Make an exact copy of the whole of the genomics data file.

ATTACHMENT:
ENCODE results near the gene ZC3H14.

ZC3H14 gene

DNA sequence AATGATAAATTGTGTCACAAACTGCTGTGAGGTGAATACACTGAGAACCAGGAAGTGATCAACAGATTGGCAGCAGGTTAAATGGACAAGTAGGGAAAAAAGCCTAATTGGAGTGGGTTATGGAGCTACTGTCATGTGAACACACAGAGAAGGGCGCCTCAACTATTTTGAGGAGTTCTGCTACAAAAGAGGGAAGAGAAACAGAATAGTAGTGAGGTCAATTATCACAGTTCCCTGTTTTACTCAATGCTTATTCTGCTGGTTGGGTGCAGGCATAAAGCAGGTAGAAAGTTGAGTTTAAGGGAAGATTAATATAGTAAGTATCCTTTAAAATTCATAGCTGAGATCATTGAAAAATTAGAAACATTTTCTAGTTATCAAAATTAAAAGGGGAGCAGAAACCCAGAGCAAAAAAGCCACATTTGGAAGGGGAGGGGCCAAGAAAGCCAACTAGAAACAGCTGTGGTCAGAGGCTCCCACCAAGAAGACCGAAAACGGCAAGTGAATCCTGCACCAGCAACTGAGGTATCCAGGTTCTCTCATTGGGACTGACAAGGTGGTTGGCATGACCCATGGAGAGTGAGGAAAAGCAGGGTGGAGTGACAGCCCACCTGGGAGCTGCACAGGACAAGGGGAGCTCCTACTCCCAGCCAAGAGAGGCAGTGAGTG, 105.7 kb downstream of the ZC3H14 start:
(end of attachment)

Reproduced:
ENCODE results near the gene ZC3H14.

ZC3H14 gene

DNA sequence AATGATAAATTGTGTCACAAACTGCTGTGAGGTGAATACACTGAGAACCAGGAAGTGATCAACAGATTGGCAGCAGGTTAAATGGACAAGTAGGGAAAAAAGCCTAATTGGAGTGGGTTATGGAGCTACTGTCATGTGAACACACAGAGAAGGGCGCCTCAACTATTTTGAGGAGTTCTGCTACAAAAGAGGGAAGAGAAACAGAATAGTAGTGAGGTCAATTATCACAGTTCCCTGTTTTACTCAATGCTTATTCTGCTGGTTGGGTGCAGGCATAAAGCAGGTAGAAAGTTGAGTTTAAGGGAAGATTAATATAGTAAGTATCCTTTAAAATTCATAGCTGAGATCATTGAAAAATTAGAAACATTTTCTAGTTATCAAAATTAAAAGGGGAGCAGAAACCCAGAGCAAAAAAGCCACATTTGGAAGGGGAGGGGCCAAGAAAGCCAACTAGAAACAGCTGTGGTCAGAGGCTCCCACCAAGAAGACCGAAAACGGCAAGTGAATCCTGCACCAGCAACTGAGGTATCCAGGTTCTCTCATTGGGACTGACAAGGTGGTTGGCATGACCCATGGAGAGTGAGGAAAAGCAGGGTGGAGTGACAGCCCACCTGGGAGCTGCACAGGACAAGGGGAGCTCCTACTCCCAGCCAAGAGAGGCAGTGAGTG, 105.7 kb downstream of the ZC3H14 start: